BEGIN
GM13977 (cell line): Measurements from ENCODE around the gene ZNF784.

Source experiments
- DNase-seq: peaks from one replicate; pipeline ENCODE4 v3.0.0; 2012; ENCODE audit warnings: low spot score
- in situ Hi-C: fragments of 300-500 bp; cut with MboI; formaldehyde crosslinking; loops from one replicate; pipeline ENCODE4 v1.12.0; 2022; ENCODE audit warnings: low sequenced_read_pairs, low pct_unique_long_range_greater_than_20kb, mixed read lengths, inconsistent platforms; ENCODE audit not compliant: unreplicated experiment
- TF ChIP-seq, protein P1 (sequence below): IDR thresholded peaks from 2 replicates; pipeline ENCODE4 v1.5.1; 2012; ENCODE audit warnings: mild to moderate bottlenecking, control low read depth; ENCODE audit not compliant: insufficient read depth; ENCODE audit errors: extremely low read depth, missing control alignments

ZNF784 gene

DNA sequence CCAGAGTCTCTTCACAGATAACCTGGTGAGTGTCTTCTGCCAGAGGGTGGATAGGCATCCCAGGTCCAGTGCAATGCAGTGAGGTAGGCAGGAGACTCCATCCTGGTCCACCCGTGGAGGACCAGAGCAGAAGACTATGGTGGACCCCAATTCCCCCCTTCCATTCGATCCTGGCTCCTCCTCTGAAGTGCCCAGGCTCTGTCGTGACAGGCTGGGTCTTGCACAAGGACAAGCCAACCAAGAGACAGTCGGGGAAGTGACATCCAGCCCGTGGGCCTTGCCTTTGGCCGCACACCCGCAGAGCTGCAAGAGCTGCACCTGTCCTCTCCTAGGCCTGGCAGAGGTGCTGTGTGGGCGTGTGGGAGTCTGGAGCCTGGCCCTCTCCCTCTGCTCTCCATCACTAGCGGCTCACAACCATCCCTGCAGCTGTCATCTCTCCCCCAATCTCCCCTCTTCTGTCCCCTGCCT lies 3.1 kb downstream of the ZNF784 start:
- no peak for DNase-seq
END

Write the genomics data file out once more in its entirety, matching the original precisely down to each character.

GM13977 (cell line): Measurements from ENCODE around the gene ZNF784.

Source experiments
- DNase-seq: peaks from one replicate; pipeline ENCODE4 v3.0.0; 2012; ENCODE audit warnings: low spot score
- in situ Hi-C: fragments of 300-500 bp; cut with MboI; formaldehyde crosslinking; loops from one replicate; pipeline ENCODE4 v1.12.0; 2022; ENCODE audit warnings: low sequenced_read_pairs, low pct_unique_long_range_greater_than_20kb, mixed read lengths, inconsistent platforms; ENCODE audit not compliant: unreplicated experiment
- TF ChIP-seq, protein P1 (sequence below): IDR thresholded peaks from 2 replicates; pipeline ENCODE4 v1.5.1; 2012; ENCODE audit warnings: mild to moderate bottlenecking, control low read depth; ENCODE audit not compliant: insufficient read depth; ENCODE audit errors: extremely low read depth, missing control alignments

ZNF784 gene

DNA sequence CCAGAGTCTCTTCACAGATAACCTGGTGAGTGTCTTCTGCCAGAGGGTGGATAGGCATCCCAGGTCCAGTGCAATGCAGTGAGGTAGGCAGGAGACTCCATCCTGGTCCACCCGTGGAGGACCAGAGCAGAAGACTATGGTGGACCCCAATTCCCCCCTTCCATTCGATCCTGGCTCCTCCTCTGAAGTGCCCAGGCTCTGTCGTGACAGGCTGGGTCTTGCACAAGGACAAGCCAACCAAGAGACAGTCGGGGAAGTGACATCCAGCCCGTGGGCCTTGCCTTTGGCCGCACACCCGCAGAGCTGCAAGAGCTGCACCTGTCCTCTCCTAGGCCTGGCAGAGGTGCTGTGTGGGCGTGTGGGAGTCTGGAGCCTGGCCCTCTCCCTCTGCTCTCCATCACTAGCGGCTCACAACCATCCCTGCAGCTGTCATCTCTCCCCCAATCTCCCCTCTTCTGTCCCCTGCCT lies 3.1 kb downstream of the ZNF784 start:
- no peak for DNase-seq